Th1rteen R3easons Why and Depression

Isn’t it absurd and hilarious how a tv-show can wreak havoc on the teen-age world of the twenty-first century? Ok, no. Wait a second. I know even the Huffington Post talked about it several times and I wanted to publish this post sooner, but when life gets in the way, there is nothing you can do about it. Indeed. Life has nothing to do with tv-shows or movies. Young teens or young adults, who commit suicide, do not decide to end their lives “just because Hannah did so”. The tv-show is based on a book by Jay Asher anyway, how come nobody killed themselves when the book got published? Oh wait, are we saying that teenagers do no read anymore? Hmm. Watching a movie is definitely faster and more up-to-date considering the way our brain and our attention span got shaped with time and technology, but still, do we really want to believe that young people are stupid enough, in 2017, to actually end their lives because of a movie? To put a period and the end of their story just to emulate a character? I honestly doubt it.

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Thirteen Reasons Why  may or may not have “something to do” with recent suicides of teenagers, because what lies beneath and what has not been taken into consideration enough, is the so-called depression. I do not even like to call it that way, because most of the times, diagnosed as a mental condition, seen a disease that can be cured, it gets underestimated, passed unnoticed, and people die in their depressed state, without showing any sign of being ill.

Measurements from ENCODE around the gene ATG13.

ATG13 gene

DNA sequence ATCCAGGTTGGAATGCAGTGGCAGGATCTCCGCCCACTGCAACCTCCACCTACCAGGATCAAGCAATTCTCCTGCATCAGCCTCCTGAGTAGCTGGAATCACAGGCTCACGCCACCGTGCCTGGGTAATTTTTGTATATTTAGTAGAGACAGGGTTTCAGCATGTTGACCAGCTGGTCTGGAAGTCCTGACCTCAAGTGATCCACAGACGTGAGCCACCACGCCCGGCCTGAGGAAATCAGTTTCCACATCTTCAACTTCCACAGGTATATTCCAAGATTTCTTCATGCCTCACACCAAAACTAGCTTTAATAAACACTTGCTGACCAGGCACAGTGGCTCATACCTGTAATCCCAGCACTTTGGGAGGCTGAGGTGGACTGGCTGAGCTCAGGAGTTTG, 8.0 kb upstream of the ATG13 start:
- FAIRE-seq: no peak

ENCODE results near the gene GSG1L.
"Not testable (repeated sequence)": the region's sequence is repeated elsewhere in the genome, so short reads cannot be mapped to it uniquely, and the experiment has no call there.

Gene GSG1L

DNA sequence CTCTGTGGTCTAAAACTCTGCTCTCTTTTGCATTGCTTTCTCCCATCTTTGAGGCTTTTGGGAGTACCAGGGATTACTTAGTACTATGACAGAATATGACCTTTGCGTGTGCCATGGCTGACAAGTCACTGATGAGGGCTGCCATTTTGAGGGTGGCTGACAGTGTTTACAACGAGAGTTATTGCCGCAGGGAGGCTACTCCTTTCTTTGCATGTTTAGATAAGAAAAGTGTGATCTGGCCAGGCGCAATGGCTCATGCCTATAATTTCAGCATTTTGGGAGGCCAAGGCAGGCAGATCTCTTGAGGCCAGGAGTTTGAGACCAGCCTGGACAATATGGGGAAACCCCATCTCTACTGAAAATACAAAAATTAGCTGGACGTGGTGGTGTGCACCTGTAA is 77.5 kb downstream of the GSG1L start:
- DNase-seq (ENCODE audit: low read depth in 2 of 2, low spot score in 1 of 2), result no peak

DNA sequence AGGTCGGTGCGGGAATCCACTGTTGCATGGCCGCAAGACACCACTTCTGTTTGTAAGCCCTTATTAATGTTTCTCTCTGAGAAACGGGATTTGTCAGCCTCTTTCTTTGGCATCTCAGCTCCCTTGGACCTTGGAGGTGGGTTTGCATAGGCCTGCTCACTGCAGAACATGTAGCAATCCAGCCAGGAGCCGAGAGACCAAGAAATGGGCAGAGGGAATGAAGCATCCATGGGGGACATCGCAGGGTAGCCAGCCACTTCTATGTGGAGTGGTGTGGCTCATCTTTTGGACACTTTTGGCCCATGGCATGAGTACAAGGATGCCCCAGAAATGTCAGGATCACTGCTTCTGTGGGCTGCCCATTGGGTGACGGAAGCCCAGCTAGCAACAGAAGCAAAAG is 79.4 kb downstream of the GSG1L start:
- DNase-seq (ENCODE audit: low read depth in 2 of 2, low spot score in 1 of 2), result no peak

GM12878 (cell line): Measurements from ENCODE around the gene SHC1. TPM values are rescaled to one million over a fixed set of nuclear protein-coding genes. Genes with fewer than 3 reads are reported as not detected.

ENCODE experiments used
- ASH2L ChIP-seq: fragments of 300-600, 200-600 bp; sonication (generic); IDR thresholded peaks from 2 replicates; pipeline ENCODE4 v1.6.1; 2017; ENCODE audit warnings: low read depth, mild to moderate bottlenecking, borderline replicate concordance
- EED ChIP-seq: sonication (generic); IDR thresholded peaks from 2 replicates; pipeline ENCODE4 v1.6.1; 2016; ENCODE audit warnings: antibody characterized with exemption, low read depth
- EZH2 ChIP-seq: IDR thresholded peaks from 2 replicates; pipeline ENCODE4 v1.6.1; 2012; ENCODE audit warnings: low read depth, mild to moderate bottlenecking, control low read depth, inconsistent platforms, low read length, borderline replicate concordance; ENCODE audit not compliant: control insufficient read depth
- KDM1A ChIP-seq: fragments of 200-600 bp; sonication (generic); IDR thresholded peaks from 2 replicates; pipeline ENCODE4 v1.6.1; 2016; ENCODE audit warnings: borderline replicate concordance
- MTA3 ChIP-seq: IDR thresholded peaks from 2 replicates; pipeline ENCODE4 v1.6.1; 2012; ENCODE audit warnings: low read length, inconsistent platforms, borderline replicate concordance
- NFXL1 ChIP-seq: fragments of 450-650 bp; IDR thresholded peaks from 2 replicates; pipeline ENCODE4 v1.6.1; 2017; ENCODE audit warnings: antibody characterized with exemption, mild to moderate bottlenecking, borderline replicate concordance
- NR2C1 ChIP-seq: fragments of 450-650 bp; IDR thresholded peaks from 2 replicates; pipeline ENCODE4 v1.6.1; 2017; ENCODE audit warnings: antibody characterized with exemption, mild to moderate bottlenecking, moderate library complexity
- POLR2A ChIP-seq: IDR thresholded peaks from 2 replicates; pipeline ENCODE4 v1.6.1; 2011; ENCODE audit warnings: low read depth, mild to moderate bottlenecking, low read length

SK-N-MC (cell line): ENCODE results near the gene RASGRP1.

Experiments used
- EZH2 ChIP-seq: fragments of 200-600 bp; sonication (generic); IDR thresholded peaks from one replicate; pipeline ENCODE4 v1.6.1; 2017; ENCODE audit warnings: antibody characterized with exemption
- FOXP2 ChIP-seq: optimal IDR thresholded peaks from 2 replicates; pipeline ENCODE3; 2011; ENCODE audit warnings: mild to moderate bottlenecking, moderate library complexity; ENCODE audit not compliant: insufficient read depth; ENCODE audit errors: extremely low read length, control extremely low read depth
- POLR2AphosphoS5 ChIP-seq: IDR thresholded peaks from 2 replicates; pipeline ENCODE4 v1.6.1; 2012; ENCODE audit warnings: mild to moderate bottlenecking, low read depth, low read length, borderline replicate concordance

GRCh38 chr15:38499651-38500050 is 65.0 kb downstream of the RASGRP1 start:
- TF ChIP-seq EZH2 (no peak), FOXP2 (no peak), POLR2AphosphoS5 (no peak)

Let’s see. Have you ever had the feeling of each and every bone of your body aching because of all those days spent laying in bed, doing nothing? Have you ever forgotten the sound of your voice because you haven’t spoken in weeks? You might have even communicated with your acquaintances, sent them text messages, but you have not actually talked out loud to anyone? Have you ever heard someone say “you are so strong and brave, I wish I were like you” while you were broken in pieces inside, holding them back together with a sort of spiritual duct tape that only God knows how you did it? Have you ever wished you were dead because being alive in this world does not sound that appealing to you anymore, for whatever reason? And now, have you ever wondered, for once in your life, how would it be to be dead? If we turned into energy back to the cosmic state, or if we would simple be eaten by worms while lying six feet under ground? Have you ever thought about suicide? Never? Well, I guess many from either my generation, the previous and the following one would say yes to at least one of these questions, and as far as I’m concerned, depression is not “only” a disease, it is a “way of being”, it is part of your personality, it is rooted in yourself. Boom. Dropped the bomb. Yes. I know, someone got healed. Psychiatrists and co. can help… if you ever started therapy. But then explain to me why the majority of today’s human beings are depressed, suicidal at times, and in general not feeling happy. Content. Satisfied. Glad to be alive. And nobody knows this about them. Go ahead.